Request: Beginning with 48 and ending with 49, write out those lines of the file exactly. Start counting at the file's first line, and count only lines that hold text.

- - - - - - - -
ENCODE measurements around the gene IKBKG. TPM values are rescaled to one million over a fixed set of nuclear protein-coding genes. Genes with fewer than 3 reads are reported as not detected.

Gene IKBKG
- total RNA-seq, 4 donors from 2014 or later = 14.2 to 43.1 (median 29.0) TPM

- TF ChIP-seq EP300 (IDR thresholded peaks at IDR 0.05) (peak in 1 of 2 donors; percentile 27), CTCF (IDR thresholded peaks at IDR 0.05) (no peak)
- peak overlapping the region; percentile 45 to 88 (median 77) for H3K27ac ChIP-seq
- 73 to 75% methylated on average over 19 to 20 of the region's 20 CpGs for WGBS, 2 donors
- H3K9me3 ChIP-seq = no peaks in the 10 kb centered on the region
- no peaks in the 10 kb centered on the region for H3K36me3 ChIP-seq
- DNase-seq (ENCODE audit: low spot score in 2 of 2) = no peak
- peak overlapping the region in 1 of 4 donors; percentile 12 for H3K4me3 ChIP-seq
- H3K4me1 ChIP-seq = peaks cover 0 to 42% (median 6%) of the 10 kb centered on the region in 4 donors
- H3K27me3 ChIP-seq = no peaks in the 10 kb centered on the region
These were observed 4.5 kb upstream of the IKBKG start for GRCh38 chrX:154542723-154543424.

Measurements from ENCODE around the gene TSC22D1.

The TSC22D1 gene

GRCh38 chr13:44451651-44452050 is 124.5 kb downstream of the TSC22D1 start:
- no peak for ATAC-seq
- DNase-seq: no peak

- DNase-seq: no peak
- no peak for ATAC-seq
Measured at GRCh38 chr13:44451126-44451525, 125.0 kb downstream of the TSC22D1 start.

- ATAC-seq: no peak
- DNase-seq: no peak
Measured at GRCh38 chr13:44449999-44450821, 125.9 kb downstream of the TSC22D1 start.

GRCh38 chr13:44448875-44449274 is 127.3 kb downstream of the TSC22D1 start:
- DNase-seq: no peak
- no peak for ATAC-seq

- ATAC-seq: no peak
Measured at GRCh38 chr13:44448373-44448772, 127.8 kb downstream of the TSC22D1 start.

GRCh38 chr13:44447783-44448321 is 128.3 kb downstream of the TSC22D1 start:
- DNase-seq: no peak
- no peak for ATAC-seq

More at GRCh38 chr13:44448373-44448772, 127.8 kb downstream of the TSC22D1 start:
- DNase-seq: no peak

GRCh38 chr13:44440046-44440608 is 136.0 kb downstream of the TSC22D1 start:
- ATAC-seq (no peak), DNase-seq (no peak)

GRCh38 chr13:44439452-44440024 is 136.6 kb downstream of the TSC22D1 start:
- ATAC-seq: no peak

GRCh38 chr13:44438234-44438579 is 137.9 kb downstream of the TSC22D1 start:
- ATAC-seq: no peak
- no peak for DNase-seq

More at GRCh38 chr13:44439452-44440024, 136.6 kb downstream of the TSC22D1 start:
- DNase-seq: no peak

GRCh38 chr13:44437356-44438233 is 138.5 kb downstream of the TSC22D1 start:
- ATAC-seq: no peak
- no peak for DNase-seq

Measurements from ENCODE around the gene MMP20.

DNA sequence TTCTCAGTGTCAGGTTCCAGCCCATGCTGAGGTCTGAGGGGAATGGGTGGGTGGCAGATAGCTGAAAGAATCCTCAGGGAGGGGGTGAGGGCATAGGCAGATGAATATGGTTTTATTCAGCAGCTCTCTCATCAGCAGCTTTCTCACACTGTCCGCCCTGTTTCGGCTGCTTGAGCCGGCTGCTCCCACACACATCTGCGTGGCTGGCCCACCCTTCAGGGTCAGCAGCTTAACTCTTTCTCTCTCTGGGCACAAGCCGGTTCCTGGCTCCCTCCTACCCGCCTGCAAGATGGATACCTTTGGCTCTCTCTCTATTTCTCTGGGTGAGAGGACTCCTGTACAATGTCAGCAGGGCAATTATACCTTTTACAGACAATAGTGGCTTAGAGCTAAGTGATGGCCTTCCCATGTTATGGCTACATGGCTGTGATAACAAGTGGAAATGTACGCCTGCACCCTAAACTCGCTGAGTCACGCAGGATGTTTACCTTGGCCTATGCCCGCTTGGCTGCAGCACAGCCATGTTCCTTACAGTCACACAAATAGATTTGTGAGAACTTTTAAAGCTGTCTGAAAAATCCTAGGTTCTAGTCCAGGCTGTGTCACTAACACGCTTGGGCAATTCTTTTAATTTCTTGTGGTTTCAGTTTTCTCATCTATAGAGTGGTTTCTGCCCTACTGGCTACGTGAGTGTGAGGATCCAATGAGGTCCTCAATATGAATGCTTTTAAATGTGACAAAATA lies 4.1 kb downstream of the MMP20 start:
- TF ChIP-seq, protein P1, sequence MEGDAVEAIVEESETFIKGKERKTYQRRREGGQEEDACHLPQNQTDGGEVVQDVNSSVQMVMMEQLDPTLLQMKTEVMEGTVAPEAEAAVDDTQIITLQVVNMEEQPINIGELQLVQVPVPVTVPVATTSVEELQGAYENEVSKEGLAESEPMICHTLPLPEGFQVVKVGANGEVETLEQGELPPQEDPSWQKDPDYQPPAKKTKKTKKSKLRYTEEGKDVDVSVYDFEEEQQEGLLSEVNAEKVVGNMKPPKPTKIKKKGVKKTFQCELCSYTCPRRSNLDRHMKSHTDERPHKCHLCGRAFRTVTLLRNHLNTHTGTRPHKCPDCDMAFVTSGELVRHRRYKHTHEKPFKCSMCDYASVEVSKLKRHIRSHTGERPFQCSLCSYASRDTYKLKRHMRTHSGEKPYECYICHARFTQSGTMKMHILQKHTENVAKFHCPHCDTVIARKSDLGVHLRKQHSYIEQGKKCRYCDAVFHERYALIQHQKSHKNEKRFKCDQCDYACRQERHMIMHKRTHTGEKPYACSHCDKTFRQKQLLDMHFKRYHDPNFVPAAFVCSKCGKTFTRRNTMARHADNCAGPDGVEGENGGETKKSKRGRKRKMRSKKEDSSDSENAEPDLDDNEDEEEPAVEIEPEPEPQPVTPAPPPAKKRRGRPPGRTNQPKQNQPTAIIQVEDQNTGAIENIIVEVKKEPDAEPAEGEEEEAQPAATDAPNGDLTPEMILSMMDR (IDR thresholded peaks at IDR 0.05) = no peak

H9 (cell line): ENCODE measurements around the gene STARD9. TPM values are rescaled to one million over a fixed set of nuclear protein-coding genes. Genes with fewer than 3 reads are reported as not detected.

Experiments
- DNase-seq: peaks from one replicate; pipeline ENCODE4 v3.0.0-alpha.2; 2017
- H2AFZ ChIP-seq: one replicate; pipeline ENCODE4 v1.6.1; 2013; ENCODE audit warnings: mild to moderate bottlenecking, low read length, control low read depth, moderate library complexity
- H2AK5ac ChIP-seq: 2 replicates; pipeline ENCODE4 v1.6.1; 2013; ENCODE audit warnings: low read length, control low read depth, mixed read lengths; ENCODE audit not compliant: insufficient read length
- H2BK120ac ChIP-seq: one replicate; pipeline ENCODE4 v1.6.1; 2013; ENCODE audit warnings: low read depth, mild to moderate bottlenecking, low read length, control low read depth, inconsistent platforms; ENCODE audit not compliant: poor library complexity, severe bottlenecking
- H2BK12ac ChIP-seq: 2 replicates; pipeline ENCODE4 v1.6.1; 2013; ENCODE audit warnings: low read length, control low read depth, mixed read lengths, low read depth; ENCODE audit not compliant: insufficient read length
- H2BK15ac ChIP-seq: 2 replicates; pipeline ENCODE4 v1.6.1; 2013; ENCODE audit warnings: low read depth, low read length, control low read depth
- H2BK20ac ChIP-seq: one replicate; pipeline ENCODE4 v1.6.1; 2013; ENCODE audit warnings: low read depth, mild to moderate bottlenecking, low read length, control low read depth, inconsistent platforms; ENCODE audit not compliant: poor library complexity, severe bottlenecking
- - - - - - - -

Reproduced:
DNA sequence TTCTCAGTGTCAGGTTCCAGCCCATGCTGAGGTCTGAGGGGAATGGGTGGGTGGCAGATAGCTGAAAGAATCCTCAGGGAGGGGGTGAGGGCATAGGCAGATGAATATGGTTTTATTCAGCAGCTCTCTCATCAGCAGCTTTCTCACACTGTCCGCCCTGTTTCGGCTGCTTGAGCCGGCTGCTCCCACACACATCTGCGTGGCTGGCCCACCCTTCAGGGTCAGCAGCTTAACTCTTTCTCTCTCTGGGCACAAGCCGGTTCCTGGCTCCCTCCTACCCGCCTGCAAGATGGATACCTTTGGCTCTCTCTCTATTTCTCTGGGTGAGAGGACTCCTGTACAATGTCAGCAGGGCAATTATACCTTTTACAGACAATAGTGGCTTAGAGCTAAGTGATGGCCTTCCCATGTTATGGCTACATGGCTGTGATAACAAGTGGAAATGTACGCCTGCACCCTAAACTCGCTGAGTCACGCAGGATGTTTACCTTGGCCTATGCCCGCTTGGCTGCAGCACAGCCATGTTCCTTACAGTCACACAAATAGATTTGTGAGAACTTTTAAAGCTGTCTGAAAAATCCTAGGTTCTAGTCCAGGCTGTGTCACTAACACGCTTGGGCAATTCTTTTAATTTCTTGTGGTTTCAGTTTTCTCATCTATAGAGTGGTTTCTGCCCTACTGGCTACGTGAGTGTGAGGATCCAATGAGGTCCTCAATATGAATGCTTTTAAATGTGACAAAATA lies 4.1 kb downstream of the MMP20 start:
- TF ChIP-seq, protein P1, sequence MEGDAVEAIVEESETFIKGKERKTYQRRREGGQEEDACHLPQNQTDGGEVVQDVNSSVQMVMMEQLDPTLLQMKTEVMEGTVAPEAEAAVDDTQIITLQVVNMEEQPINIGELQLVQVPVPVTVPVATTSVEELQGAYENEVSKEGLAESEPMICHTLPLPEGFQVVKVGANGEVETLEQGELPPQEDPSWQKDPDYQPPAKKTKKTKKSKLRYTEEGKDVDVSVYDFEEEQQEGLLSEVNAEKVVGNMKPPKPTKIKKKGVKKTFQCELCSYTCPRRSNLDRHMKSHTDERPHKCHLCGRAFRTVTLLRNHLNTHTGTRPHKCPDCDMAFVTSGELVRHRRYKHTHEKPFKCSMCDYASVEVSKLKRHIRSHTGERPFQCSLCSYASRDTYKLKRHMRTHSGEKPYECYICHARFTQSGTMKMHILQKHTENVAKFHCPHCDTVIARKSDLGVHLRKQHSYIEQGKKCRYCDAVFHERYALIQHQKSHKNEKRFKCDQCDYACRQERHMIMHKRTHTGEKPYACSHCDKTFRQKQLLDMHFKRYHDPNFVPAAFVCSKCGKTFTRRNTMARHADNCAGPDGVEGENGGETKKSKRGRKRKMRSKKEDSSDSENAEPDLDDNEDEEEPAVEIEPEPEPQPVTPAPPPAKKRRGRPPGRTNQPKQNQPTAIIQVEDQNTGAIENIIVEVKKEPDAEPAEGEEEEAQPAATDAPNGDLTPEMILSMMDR (IDR thresholded peaks at IDR 0.05) = no peak